April 2010

The Truth About Juice

by Sally on April 20, 2010

“Juice”–or more accurately, “ju”–was one of Sam’s first words. I’d avoided giving him any juice at all until he suffered one particularly bad bout of constipation and the pediatrician recommended an ounce or two of diluted apple juice to get things moving.

And thus began his obsession with ju.

The kid would drink juice all day, everyday, if I let him. I don’t. Compared to fruit, juice doesn’t have a whole lot going for it. And since Sam devours fruit, he doesn’t need it. So I’ve settled on a compromise: a half cup of diluted orange juice in the morning with breakfast–and that’s it.

Today I have a guest post about juice on LittleStomaks, a great blog devoted to toddler nutrition. I answer the question, “Is giving juice to my kids okay as long as it’s 100% fruit juice?” You can read it here.

Cheers!

Photo by Leonid Mamchenkov

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Promises, Promises

by Sally on April 7, 2010

My three-step process for controlling Easter candy chaos. Step One: Pack it away in an opaque container.

My three-step process for controlling Easter candy chaos. Step One: Pack it away in an opaque container.

I made a somewhat crazy promise to myself on Easter Sunday. As with any crazy promise that you make to yourself–but that you aren’t entirely sure you’ll be able to keep–it’s best that you announce it, loudly and repeatedly, in front of others.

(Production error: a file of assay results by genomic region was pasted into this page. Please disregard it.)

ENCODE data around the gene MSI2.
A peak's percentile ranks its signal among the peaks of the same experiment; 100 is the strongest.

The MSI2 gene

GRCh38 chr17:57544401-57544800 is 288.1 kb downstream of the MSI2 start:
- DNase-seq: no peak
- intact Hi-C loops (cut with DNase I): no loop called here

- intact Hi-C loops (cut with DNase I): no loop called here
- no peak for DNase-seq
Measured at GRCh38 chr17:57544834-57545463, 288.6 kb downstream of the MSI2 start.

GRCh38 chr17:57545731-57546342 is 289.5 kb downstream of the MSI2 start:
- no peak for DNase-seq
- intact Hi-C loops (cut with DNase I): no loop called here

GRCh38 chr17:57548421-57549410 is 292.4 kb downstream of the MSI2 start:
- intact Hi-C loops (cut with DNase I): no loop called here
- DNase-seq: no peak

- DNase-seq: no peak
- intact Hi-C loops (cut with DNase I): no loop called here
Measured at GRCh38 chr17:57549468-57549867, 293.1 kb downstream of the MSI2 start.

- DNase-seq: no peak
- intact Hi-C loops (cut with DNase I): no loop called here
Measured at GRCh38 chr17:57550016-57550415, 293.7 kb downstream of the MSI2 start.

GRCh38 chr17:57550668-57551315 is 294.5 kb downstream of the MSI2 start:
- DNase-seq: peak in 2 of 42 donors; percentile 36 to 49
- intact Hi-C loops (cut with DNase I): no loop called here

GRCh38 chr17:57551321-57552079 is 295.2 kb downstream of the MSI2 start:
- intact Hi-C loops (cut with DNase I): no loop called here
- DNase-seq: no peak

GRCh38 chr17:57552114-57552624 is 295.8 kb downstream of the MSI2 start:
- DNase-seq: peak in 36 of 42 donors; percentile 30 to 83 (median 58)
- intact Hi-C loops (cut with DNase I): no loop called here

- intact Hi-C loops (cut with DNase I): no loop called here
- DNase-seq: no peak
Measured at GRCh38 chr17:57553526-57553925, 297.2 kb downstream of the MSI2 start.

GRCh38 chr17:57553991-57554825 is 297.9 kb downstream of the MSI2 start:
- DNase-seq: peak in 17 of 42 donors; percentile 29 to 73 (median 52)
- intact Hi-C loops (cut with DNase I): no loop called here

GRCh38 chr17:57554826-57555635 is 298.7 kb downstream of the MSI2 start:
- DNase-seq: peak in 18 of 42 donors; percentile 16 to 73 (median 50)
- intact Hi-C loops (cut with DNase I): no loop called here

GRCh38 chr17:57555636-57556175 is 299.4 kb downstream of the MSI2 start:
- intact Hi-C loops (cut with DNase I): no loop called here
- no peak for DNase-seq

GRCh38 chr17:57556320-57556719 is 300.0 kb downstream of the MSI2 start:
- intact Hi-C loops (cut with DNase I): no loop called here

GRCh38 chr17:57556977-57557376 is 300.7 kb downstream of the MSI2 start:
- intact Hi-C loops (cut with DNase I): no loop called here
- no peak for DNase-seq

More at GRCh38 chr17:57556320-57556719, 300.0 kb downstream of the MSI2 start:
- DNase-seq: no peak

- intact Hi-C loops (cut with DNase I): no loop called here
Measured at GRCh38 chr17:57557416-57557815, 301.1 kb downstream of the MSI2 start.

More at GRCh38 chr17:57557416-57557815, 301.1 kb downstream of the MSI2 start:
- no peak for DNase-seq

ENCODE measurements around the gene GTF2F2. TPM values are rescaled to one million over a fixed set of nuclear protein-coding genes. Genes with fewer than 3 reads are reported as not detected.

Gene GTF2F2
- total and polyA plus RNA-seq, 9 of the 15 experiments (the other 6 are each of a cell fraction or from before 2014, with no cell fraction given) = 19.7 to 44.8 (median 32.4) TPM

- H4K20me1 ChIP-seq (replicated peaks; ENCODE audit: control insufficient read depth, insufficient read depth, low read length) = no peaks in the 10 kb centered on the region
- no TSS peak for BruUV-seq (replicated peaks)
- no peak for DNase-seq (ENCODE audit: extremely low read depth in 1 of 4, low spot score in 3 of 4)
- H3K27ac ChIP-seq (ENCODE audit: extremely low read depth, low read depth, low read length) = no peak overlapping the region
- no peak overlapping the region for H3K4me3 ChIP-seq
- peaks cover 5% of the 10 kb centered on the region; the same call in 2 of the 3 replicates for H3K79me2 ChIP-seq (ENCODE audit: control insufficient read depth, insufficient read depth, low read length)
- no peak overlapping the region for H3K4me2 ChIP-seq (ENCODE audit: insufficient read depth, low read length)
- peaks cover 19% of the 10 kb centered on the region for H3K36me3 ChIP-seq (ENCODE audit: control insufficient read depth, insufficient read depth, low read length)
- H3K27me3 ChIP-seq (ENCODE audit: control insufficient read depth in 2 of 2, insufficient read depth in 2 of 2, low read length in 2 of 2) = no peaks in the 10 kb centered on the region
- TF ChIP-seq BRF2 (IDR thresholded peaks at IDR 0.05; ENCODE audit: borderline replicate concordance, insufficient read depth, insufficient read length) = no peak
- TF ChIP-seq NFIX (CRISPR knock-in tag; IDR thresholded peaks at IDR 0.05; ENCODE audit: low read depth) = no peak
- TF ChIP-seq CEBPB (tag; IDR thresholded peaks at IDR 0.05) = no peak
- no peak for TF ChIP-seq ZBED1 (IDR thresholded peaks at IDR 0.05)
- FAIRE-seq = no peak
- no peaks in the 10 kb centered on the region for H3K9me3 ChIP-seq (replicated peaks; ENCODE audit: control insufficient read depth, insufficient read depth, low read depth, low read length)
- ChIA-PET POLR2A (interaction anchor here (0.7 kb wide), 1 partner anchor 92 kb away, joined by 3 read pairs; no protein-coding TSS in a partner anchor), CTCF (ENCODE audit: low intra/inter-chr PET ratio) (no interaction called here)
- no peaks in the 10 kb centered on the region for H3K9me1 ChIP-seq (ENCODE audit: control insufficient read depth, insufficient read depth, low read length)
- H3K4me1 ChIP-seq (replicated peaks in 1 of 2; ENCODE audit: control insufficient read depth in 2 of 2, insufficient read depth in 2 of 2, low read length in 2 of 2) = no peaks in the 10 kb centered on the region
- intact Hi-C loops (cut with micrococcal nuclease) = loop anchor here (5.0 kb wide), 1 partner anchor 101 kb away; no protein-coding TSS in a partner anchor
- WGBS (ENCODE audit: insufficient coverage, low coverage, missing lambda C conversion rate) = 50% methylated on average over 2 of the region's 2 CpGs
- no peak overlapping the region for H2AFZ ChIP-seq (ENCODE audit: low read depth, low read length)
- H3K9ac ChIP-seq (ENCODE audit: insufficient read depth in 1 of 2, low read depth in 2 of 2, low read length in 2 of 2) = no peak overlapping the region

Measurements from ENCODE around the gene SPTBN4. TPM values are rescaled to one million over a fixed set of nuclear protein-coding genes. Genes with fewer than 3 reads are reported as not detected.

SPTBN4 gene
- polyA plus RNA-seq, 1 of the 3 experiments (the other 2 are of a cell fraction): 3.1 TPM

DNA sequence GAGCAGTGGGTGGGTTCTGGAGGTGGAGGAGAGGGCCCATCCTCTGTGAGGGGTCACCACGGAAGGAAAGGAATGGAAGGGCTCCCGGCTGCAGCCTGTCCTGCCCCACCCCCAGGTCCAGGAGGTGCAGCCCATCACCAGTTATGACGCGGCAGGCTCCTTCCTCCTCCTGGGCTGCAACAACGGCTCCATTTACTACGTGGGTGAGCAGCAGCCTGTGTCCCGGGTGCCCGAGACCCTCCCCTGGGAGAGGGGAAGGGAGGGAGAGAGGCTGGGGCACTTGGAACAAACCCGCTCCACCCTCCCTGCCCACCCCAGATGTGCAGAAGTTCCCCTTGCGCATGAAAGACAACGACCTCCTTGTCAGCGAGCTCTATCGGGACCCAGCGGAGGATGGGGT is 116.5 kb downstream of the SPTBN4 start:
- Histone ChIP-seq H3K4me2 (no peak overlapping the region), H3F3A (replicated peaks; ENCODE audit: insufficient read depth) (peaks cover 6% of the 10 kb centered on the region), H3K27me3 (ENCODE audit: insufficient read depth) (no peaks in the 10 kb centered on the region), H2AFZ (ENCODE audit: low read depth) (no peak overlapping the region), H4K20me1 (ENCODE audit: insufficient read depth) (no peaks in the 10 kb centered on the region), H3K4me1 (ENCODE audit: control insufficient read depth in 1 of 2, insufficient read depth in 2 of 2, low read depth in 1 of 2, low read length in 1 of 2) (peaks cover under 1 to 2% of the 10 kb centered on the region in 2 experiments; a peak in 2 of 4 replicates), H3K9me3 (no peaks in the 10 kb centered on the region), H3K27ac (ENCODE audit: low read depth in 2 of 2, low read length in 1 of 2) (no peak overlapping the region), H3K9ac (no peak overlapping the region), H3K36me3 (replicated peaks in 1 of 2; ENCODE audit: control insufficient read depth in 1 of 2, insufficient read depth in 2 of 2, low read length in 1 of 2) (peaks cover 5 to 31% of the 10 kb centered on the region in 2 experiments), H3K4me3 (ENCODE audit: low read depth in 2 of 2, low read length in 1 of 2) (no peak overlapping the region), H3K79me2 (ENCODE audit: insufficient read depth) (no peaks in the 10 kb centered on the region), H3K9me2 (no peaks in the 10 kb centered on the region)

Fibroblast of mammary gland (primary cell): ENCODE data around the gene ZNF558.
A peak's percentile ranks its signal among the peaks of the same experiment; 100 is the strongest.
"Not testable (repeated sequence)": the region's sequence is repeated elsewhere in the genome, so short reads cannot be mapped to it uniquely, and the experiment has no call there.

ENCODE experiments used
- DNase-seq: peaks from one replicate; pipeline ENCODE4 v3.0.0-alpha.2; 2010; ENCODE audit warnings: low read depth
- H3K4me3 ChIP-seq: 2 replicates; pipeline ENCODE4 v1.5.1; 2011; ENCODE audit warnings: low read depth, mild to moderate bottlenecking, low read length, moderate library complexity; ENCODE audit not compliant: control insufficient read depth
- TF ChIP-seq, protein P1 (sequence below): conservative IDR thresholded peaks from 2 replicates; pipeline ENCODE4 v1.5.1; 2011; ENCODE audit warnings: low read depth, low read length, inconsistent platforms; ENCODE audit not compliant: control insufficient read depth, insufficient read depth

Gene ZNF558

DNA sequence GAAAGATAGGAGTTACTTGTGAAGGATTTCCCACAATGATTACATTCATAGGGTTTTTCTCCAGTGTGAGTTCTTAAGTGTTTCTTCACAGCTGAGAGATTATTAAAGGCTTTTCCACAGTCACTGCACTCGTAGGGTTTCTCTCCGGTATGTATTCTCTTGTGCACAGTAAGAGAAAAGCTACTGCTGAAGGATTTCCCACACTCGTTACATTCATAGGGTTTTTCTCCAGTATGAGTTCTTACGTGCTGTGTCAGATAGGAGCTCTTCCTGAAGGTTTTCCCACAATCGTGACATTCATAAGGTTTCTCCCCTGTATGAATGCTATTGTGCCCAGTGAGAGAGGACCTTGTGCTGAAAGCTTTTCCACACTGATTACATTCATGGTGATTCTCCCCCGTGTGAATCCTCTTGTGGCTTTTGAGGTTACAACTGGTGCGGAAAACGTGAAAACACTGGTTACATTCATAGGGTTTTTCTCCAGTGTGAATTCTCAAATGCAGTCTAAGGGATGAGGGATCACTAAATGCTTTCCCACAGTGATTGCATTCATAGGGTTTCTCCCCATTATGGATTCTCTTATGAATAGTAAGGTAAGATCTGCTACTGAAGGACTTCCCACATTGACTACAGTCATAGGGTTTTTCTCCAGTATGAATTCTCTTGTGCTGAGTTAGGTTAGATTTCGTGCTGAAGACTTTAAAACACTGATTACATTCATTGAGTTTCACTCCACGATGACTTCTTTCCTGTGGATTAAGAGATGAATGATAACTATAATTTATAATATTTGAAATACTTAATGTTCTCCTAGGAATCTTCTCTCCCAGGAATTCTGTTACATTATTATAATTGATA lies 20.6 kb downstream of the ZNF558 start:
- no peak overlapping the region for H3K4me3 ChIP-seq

“I’m not going to eat ANY of Henry and Sam’s Easter candy!” I proclaimed to my entire family.

“Everything in moderation” may be the party line in dietetics, but I’ve talked with enough people about their trouble foods—and waged wars with my own—to know it’s not always that simple. With some foods, you just shouldn’t even start.

Step Two: Place it up high and out of reach.

Step Two: Place it up high and out of reach.

For me, that very broad category definitely includes jelly beans, (stale) Peeps, and large blocks of milk chocolate. After Henry and Sam made the rounds to the grandparents’ houses, we had exactly six Easter baskets full of candy. And since they’re still too little to remember precisely how large their stash was–and notice if, say, their chocolate dump truck suddenly drove away–it’s way too tempting to dip into it.

I’m happy to report that three days in, not a single peanut butter egg  has passed my lips. Think this might work for you? Make your own vow to de-Creme Egg your diet right now.

Step 3: Put whatever doesnt fit into a bag and send it with your spouse to work.

Step 3: Put whatever doesn't fit into a bag and make your spouse take it to his workplace.

And don’t worry if you’ve already downed an Easter basket’s worth of sugar. My promise–technically “I’m not going to eat ANY MORE of Henry and Sam’s Easter candy!” –was made in the throes of a Brach’s-induced high blood sugar headache.

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